The Navy’s program executive officer for strategic submarines said his service’s leg of the nuclear triad is facing workforce and supply chain shortages like much of the rest of the defense industry.
Rear Adm. Scott W. Pappano spoke with the Mitchell Institute for Aerospace Studies’ director of research retired Maj. Gen. Larry Stutzriem in a webinar Aug. 24.
Pappano is overseeing the procurement and sustainment of the Navy’s strategic submarines as the service transitions from Ohio-class to Columbia-class submarines at a time when the Navy will have ramped up shipbuilding fivefold in five years.
The upcoming Columbia class is “the biggest, and it’s the quietest and most capable nuclear submarine our nation will have ever produced,” Pappano said. “It’s really a fantastic machine. It brings the same stealth and survivability at a more advanced level than the Ohio brings.”
Disruptions to the manufacturing supply chain are “the biggest risk right now … on the ‘new’ side of the house” as well as “across a couple of different fronts,” Pappano said.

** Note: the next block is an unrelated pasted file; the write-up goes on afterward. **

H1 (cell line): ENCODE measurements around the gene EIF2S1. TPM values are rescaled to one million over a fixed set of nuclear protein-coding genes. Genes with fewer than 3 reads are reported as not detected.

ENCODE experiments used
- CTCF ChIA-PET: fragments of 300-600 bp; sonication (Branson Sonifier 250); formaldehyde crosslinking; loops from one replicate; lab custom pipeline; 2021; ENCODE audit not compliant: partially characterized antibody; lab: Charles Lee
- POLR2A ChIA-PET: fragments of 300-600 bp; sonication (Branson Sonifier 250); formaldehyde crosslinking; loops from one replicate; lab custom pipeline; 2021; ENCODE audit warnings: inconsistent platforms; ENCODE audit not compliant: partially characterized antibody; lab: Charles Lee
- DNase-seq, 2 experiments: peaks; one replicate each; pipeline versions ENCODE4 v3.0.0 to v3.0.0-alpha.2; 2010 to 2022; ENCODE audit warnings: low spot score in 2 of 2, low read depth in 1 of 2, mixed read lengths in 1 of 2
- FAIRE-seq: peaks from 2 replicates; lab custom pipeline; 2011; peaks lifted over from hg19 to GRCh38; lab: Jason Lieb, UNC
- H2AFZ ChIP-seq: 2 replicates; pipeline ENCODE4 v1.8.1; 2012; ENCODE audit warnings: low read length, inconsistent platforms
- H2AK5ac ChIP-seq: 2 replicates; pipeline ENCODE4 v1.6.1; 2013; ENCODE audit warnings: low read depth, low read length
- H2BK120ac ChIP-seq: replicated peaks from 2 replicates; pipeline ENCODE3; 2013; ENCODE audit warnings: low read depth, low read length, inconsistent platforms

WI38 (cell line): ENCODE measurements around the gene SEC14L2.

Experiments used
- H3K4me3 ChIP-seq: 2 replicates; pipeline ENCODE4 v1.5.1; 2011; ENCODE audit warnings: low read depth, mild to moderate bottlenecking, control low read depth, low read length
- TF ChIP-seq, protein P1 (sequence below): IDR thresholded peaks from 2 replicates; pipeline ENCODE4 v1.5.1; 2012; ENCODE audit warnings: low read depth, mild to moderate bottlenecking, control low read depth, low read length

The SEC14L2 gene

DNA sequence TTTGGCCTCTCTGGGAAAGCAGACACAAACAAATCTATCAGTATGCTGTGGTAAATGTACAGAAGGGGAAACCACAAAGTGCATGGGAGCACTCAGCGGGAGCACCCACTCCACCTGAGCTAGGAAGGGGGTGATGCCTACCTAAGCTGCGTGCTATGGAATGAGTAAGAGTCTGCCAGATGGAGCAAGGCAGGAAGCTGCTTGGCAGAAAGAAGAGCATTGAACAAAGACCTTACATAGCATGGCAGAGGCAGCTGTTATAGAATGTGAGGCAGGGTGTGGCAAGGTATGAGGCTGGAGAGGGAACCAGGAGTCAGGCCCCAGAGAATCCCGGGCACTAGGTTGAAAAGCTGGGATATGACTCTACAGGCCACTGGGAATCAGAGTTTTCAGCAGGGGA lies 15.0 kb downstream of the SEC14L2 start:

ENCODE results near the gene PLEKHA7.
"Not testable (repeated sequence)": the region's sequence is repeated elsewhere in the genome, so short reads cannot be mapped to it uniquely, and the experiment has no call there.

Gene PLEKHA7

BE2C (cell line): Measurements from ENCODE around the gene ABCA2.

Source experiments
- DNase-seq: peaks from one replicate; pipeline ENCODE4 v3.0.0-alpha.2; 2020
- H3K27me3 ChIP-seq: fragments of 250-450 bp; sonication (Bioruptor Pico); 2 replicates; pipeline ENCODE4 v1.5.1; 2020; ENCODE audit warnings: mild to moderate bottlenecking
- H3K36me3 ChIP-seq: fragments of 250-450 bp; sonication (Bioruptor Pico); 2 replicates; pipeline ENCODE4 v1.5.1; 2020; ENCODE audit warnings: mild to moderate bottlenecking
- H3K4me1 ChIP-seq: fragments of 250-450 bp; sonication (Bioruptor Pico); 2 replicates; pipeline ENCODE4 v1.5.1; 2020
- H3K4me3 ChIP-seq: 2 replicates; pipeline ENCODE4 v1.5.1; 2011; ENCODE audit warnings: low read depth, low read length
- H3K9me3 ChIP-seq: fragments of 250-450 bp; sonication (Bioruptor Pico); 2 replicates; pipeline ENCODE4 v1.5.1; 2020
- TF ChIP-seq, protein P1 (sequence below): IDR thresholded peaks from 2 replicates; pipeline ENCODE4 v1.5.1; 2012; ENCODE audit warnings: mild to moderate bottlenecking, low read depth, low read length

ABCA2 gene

Likewise, attracting a skilled workforce continues to be a challenge, which Pappano attributed in part to the 1990s’ and 2000s’ emphasis on going to college over learning a trade.
“We need skilled trades feeding our industrial base right now,” Pappano said, arguing that the defense industrial base “is actually part of that integrated deterrence picture. … It ought to drive our ability to deter our peer adversaries.”
He hopes a whole-of-government effort to build regional training pipelines in “core concentration areas” will help to bolster the workforce and said a new additive manufacturing center of excellence will bring together experts from industry, academia, and national labs to try to “lower the barrier to entry” to making parts.
Nationally the U.S. needs to refocus on \skilled trades and engineering, Pappano said—“everything that we need to build back the manufacturing in the nation.”